China Issues Death Penalty for Shipping Opioid to U.S.

Hand holding crushed opiods and lighterHand holding crushed opiods and lighter
A court in China convicted and sentenced to death Thursday a man accused of trafficking fentanyl to the U.S. (Getty Images)

XINGTAI, China — A court in China convicted and sentenced to death Thursday a man accused of trafficking fentanyl to the United States after a joint investigation with U.S. law enforcement agencies.

The case, involving nine defendants, was a rare example of cooperation against a surge in fentanyl-related deaths that American officials, including President Donald Trump, have blamed directly on China’s lax enforcement and even complicity in fueling a drug epidemic on U.S. streets.

The man sentenced to death, Liu Yong, led an illicit network of labs that produced and shipped packages of fentanyl to American users who placed orders online through a dealer simply known as “Diana,” according to the Chinese and American officials.

A judge in Xingtai, a city in Hebei province about 220 miles south of Beijing, sentenced Liu to death after detailing a broad conspiracy to manufacture and smuggle fentanyl that evaded China’s strict controls on pharmaceutical production.

Liu’s death sentence was suspended for two years, leaving open the possibility that it could be commuted to life in prison. Eight other co-defendants were also sentenced, including distributors and online sellers. They received sentences ranging from six months in prison to life.

The case started with an arrest by the Drug Enforcement Administration in New Orleans in August 2017, leading to an international investigation into a sprawling underground production network that prosecutors said Liu orchestrated.

The network included one lab and two distribution centers in Shanghai and the neighboring province, Jiangsu. They were shut down, and 12 kilograms, or about 26 pounds, of fentanyl was seized as part of the investigation, according to the officials and the court’s ruling.

“The successful outcome of this case, especially the heavy sentences to the main criminals and others, fully demonstrates the position and determination of the Chinese government to severely punish fentanyl-related crimes,” Yu Haibin, deputy director of China’s National Narcotics Control Commission, said at a news conference in Xingtai after the court’s sentencing hearing.

He was joined by diplomats from the U.S. Embassy, underscoring China’s eagerness to show it was cooperating with U.S. law enforcement to combat the fentanyl scourge. Many officials in the United States have accused China of abetting the trade.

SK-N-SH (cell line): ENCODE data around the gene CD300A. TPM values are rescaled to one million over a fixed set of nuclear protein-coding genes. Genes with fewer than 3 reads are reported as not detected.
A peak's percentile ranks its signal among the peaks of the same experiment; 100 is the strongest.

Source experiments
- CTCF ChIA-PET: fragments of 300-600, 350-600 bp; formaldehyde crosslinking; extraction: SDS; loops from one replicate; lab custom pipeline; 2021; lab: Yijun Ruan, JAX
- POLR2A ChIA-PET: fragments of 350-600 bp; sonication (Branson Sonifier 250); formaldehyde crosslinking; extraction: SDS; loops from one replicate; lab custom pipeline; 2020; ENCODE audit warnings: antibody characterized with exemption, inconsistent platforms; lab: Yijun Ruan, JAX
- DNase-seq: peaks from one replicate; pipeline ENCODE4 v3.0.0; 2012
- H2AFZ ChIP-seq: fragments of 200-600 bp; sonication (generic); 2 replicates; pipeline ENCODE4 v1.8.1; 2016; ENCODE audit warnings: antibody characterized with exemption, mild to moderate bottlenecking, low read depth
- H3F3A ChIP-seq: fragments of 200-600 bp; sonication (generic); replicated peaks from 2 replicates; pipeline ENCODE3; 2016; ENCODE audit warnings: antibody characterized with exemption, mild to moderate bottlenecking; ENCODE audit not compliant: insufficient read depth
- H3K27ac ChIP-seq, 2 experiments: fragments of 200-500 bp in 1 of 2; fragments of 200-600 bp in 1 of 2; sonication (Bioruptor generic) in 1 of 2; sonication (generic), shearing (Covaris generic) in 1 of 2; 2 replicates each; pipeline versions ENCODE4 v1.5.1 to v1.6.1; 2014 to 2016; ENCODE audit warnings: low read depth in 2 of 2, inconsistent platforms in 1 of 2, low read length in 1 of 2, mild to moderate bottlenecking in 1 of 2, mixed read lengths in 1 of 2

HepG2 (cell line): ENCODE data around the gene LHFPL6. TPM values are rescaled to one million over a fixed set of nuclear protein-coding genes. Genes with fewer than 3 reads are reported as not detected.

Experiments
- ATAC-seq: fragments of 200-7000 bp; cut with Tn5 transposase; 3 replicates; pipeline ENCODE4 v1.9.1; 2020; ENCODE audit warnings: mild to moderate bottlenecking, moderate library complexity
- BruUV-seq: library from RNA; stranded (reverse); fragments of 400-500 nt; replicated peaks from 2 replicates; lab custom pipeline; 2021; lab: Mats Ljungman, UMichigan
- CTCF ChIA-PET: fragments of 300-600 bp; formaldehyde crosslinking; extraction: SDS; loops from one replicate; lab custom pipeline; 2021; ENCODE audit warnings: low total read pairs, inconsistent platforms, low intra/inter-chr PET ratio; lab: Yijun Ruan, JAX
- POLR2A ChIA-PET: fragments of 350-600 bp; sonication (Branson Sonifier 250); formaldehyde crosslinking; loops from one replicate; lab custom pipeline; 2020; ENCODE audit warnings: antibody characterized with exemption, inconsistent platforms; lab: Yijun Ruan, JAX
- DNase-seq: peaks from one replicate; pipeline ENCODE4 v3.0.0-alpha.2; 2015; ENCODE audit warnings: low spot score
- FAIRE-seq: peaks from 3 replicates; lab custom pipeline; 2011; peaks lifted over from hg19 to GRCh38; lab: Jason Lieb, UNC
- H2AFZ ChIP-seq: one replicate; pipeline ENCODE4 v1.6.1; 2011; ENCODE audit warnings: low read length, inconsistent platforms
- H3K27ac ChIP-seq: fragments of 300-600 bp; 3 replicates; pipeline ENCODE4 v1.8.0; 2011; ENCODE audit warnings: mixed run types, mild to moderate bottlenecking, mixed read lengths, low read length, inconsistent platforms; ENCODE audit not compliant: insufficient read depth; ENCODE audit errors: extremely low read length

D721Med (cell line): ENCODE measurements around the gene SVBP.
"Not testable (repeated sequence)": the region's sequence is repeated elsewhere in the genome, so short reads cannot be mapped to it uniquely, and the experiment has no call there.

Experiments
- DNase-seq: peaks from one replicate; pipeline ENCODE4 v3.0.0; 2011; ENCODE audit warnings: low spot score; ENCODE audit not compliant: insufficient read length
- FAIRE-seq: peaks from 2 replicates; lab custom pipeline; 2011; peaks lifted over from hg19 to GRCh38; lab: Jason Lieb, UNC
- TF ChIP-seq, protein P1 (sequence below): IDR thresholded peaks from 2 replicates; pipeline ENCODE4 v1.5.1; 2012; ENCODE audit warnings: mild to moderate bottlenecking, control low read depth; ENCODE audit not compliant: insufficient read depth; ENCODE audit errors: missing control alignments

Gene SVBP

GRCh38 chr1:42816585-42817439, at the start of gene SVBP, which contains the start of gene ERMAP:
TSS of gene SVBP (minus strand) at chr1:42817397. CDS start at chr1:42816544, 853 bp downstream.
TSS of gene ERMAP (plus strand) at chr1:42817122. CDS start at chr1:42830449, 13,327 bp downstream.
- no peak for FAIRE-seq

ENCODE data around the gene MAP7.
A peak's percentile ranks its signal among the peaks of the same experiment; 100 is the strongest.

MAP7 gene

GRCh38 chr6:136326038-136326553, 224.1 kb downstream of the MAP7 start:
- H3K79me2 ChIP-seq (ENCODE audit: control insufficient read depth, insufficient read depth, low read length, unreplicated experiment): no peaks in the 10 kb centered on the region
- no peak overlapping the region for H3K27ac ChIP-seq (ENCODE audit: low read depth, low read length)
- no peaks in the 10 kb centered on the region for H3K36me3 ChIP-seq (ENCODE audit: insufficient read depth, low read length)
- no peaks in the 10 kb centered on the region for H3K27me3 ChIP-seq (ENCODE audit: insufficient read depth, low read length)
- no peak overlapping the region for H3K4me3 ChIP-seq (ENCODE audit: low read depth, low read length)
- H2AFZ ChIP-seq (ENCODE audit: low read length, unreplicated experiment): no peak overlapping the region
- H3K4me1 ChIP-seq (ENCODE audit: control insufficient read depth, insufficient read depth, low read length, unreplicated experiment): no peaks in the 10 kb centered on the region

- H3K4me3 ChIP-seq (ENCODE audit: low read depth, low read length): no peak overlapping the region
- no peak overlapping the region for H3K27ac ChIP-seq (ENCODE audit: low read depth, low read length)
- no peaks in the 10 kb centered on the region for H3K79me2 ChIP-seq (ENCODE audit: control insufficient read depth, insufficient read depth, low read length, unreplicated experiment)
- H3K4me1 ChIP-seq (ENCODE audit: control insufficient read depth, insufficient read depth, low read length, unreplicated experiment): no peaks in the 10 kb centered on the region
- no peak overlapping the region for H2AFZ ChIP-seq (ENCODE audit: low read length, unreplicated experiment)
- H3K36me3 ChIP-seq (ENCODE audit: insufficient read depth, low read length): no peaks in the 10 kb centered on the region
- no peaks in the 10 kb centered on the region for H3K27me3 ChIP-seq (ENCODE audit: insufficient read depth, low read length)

Austin Moore, an Immigration and Customs Enforcement official working in the U.S. Embassy in Beijing, attended the sentencing along with other American diplomats and afterward welcomed the Chinese cooperation in the case, which he said had also resulted in arrests and indictments in New York and Oregon.

“I have one more thing to say to those who make it their business to spread illegal narcotics,” he said at the news conference. “We make it our business to find you, arrest you and hold you accountable for your crimes.”

Moore said the United States looked forward to greater collaboration as the Chinese government enforces a decision to classify all variants of fentanyl as controlled substances subject to strict enforcement.

That legal change, which China’s leader, Xi Jinping, promised to Trump last year, closed a loophole in the country’s laws that allowed manufacturers here to make precursors or slight variations of fentanyl that were not explicitly banned in China.

As anger rose in the United States over Chinese complicity in the epidemic, the Chinese have complained that they have been unfairly blamed for a problem that stems from pervasive drug abuse.

Yu, sitting beside Moore in a hotel ballroom, reiterated that view Thursday. He noted that overdose deaths in the United States had continued to rise even as China intensified its cooperation with U.S. law enforcement agencies and tightened its own export controls.

He cited U.S. statistics showing that customs officials had seized 536 kilograms of fentanyl since October 2018 but that only 5.87 kilograms of that came from China.

“This data does not support that China is the main source of fentanyl substances in the United States,” he said.

The sentencing Thursday comes as aides to Xi and Trump try to finalize an interim deal in the trade war. The cooperation on display could help smooth the way.

This article originally appeared in The New York Times.

© 2019 The New York Times Company

Related posts

Leave a Comment